The History of Buffalo’s First African  American Teacher

by Barbara A. Seals Nevergold, PhD

Ida Dora Fairbush was born on October 15, 1869 and died on September 20, 1945.  Between those two dates she lived her life as a daughter, sister, student scholar, educator and community builder. As Buffalo’s first African American public-school teacher, Ida Fairbush was a pioneer and in every sense of the concept, she was an “Uncrowned Queen”.  In spite of significant contributions to her community, Ida’s story is largely unknown. Her history, like those of countless other Black women in this country, has not been fully documented in local history or popular literature.  However, Dr. Barbara Nevergold was determined to correct this oversight.  

Ida Dora Fairbush was the first professionally trained black teacher hired in Buffalo. She taught white children, mainly Italian immigrants, in the Annex at School 6 for 41 years.

Buffalo’s first Black teacher, Ida Dora Fairbush, was hired by the school district in 1897 and retired after 40 years of continuous service in 1937.  Through her research Dr. Nevergold has written a monograph —  “It Rests with Her to Pave the Way:  Ida Dora Fairbush – Buffalo’s first African American Teacher: a Pioneer” — that offers a portrait of Ida – her challenges and successes, the Fairbush family and Buffalo’s African American community of the post-Civil War era. This biographical sketch connects the historical backdrop and details about Ida’s family, education and community engagement gleaned from contemporary sources.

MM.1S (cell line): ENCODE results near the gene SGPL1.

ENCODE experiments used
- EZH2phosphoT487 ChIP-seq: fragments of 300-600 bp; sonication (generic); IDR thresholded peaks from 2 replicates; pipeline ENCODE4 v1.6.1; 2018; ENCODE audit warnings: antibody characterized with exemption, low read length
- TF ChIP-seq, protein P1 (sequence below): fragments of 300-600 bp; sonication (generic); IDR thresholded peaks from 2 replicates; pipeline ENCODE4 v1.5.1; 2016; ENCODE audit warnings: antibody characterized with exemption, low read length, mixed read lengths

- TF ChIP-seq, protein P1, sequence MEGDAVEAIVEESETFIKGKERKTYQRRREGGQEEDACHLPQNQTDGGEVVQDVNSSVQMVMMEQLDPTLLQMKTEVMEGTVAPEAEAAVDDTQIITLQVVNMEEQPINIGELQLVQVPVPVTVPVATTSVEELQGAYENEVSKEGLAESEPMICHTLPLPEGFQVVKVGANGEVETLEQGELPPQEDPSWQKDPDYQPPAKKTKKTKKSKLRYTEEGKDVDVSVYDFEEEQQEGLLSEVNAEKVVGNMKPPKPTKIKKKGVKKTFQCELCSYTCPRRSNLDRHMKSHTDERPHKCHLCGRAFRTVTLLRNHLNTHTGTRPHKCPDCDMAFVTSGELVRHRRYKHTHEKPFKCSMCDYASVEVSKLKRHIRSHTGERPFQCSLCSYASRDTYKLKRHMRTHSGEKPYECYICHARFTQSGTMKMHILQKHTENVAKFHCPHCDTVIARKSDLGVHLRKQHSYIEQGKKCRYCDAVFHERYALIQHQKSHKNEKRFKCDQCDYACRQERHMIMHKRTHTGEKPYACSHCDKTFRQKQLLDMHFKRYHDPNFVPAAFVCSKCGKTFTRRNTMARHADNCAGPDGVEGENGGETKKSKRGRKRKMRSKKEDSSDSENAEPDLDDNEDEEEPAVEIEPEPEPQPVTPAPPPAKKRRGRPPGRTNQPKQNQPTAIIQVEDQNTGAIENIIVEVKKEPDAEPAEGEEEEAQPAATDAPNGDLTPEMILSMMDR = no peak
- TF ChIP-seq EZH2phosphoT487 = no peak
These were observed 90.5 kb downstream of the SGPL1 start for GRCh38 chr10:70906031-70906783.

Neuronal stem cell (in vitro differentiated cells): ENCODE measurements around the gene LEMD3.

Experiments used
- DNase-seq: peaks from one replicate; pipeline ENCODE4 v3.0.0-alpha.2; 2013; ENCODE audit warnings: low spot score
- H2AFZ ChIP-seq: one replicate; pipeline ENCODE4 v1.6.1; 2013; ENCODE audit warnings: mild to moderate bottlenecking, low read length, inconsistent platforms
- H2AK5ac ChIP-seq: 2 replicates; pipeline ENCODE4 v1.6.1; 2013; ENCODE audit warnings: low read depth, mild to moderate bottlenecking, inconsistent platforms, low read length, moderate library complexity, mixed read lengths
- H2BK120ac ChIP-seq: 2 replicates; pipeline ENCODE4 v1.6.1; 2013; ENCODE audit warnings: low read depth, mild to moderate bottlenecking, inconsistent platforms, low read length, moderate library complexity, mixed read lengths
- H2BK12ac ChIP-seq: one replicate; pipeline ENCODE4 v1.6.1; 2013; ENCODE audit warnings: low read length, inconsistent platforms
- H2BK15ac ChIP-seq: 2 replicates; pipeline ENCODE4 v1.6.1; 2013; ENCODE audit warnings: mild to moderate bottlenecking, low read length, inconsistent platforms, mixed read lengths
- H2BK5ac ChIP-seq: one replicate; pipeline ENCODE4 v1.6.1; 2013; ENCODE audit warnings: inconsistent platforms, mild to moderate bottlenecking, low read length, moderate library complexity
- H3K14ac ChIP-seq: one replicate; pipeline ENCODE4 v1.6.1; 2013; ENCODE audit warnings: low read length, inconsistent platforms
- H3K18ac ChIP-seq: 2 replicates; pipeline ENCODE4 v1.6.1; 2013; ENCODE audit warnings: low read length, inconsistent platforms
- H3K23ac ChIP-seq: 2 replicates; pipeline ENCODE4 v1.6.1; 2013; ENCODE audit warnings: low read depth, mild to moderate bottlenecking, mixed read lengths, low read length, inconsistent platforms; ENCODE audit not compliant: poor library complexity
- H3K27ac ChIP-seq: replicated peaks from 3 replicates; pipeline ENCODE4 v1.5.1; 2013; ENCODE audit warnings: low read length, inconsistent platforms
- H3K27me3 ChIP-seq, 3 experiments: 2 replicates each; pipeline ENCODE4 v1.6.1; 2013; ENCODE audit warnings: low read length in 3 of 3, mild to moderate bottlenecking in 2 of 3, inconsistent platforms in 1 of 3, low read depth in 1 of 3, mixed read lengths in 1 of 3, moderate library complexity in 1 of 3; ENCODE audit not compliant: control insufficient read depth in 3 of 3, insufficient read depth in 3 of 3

Funded by a grant from the Buffalo Teachers Federation and inspired by a movement to place a headstone at Ida Fairbush’s unmarked grave, this publication is dedicated to the BTF, Dr. Ellen Grant, Mr. Jeffrey Reed of the Mt. Calvary Cemetery, Buffalo News journalist, Sean Kirst and Dr. William Greco.  Mr. Phil Rumore has donated copies of the publication to each of Buffalo’s Public-School libraries.  The School System will also digitize the article for student and teacher use.  

 Thanks, Mr. W. Charles Brandy, Dr. Fatima Morrell and Mrs. Ann Botticelli and, of course, Dr. Kriner Cash.  The BTF has also endowed a $1000 scholarship in memory of Miss. Fairbush.  

 The Uncrowned Queens Institute will have more information about the scholarship within the month.

In honor of Black History Month, Dr. Nevergold is donating copies of her monograph to each library in the Buffalo & Erie County Public Library system.  She spoke on Ida Dora Fairbush at the downtown library last Sunday.